A History of Dividend Growth and Stock Buybacks
The Coca-Cola Company (NYSE:KO) and PepsiCo (NYSE:PEP) have enviable histories of dividend increases. While I number among the minority of the population that seldom drinks their beverages, I will admit to a thirst for the dividends offered by these companies, a record few corporations match.
Pepsi's average dividend increase since 2000 is 11.01%. The smallest of those dividend increases occurred in 2000 at 3.77% while their most recent dividend increase was a respectable 4.99%.
Coca-Cola's dividend increases have averaged 9.38% during the same time period; however, the magnitude of their increases has been a bit more predictable. Their smallest increase was in 2001 at 5.88%, while their last dividend increase totaled 9.80%.
Since 2002, Pepsi reduced their shares outstanding from 1.79 billion to 1.60 billion (roughly 12%).
During the same period, Coke reduced their shares outstanding from 2.48 billion to 2.32 billion (nearly 7%).
Coke versus Pepsi
One could easily point to Pepsi's diversification into snack foods as the primary difference between the two companies; however, I would argue that Pepsi's embrace of snack foods is a symptom of Coke's reign over the non-alcoholic beverage industry. While Pepsi is Coke's primary competitor, Coke's dominance is not only manifest, but growing. According to Beverage-Digest's 2012 report, Coca-Cola holds 42% of the Carbonated Soft Drink (CSD) beverage market versus a 28.1% share for Pepsi. While Coke's share of that market increased by 0.1%, Pepsi's dropped by 0.4%.
Coke's number two brand, Diet Coke, commands a greater share of the market than Pepsi's largest brand, Pepsi-Cola. Coke's third largest CSD brand, Sprite, has a larger share of the market than Diet Pepsi (5.7% and 4.7% respectively). And while Coke's and Sprite's market share remained flat in 2012, both Pepsi brands lost ground.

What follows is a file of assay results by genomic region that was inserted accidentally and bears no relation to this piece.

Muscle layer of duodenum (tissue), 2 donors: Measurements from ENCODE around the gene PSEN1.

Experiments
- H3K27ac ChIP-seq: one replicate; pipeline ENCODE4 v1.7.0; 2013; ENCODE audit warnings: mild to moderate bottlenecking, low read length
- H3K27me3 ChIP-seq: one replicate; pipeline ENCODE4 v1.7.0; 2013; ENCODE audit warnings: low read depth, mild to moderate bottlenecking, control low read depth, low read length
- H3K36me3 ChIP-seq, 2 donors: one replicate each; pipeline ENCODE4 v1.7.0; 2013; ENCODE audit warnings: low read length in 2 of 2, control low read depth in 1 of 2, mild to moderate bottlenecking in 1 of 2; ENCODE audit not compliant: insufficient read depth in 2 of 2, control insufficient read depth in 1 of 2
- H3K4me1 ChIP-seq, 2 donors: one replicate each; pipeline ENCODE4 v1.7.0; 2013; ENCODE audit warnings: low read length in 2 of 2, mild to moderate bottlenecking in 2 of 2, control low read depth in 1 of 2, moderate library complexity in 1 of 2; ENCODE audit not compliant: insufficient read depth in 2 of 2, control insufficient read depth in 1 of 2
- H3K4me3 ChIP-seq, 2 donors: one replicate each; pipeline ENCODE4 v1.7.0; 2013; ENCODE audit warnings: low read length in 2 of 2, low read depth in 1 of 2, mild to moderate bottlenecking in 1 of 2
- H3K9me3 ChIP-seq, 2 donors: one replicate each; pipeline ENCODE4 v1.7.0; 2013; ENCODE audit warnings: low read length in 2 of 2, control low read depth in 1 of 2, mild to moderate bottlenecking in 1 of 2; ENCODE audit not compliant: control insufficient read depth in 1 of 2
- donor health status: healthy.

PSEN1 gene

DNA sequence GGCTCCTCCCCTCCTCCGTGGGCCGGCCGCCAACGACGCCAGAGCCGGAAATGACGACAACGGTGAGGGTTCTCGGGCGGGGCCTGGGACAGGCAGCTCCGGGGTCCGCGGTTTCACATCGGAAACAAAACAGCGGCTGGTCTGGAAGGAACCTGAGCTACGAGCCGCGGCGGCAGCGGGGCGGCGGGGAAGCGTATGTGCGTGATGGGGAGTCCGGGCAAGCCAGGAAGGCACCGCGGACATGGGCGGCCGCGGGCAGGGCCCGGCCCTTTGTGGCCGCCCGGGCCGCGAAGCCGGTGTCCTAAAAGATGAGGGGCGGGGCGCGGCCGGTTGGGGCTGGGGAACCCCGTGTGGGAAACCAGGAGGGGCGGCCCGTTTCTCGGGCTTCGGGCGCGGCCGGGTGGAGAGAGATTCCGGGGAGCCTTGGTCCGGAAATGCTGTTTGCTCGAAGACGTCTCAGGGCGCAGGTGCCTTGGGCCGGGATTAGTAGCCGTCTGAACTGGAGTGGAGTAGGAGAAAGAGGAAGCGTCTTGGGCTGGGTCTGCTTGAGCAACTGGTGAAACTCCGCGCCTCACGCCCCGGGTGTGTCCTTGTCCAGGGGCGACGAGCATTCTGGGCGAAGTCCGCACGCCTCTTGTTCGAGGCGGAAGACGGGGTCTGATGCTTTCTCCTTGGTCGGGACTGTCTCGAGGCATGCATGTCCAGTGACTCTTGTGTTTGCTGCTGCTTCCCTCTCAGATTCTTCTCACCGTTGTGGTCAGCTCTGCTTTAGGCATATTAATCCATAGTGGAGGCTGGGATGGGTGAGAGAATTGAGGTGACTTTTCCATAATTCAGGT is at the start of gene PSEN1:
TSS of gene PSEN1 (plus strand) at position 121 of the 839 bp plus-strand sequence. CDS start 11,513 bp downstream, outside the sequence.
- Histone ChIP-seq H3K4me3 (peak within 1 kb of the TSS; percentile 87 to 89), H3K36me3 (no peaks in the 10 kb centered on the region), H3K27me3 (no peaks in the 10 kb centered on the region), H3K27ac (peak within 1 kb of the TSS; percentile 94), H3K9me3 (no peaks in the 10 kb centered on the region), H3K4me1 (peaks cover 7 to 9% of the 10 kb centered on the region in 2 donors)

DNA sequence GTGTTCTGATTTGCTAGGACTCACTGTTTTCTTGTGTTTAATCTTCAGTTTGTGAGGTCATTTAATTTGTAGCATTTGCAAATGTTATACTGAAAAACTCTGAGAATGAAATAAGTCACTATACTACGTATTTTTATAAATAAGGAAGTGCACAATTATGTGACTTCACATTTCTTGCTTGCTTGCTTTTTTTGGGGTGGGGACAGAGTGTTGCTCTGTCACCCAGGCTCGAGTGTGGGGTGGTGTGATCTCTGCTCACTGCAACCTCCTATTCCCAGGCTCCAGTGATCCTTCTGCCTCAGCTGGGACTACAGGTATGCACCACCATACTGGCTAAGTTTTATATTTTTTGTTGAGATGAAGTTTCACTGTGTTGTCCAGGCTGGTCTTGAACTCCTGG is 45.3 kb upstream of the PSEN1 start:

In practically every head-to-head confrontation, Coke carries the day. Many would argue that water is water, but somehow Coke manages to convince the public that their water, Dasani, (2.3% of the Liquid Refreshment Beverage (LRB) market and growing) is better than Pepsi's water, Aquafina (2% of the LRB market and holding a flat market share).
Pepsi's struggles with Coke go beyond brands and extend into confrontations in foreign markets. In India, a country in which both companies hope to expand, Pepsi's market share over the last five years has fallen from 40.1% to 36.4%. Meanwhile, over the same five-year period, Coke has enjoyed an increase in their market share from 57% to 60.9%.
I generally view the power of most brands as ephemeral; however, one has to acknowledge and admire The Coca-Cola Company's ability to turn their brand into profit. With the single exception of 2013, Coca-Cola stood atop the world as the most recognizable brand during this century.
So if you're looking for a moat, you'll find this one filled with Coke, Diet Coke, Fanta, Sprite, Dasani, Powerade and approximately 500 other brands. And the drawbridge for this moat consists of Coca-Cola's unrivaled distribution system. Coke's network is literally present in more nations than are listed as UN members. It is so powerful that Dr. Pepper Snapple Group (NYSE:DPS) and other beverage companies use Coke's distribution system for their own products!
Coke and Pepsi Metrics
As every astute investor knows, brands and distribution systems do not automatically result in profits. Nor does dominance in an industry necessarily translate into a sterling investment opportunity. So let me pause for a moment to review the two companies' metrics.
|PE (TTM)||PE (FWD)||PEG||1 YEAR EPS GROWTH||5 YEAR EPS GROWTH|
|5 YEAR SALES GROWTH||5 YEAR DIVIDEND GROWTH|
I find the long-term debt load of Coke versus Pepsi a distinct advantage for the former company. Both entities are striving mightily to enter foreign markets, particularly India and China. Therefore, it is reasonable to assume Coke will use their stronger financial position to establish their brand at Pepsi's expense. In effect, Coke will start the race ahead of their rival, and it is doubtful, considering the history of the two companies, that Pepsi will be able to close the gap.
Factors Driving Coca-Cola Stock
I hope that I've made a sound argument that Coke is a better investment than Pepsi. With that assumption in mind, let me provide investors with an assessment of Coke's future prospects.
In 2013, Coke and Pepsi, responding to weak consumer demand in North America, pursued an aggressive pricing policy. Analysts expect both companies to renew a pricing policy that will result in more robust profits in 2014 and beyond.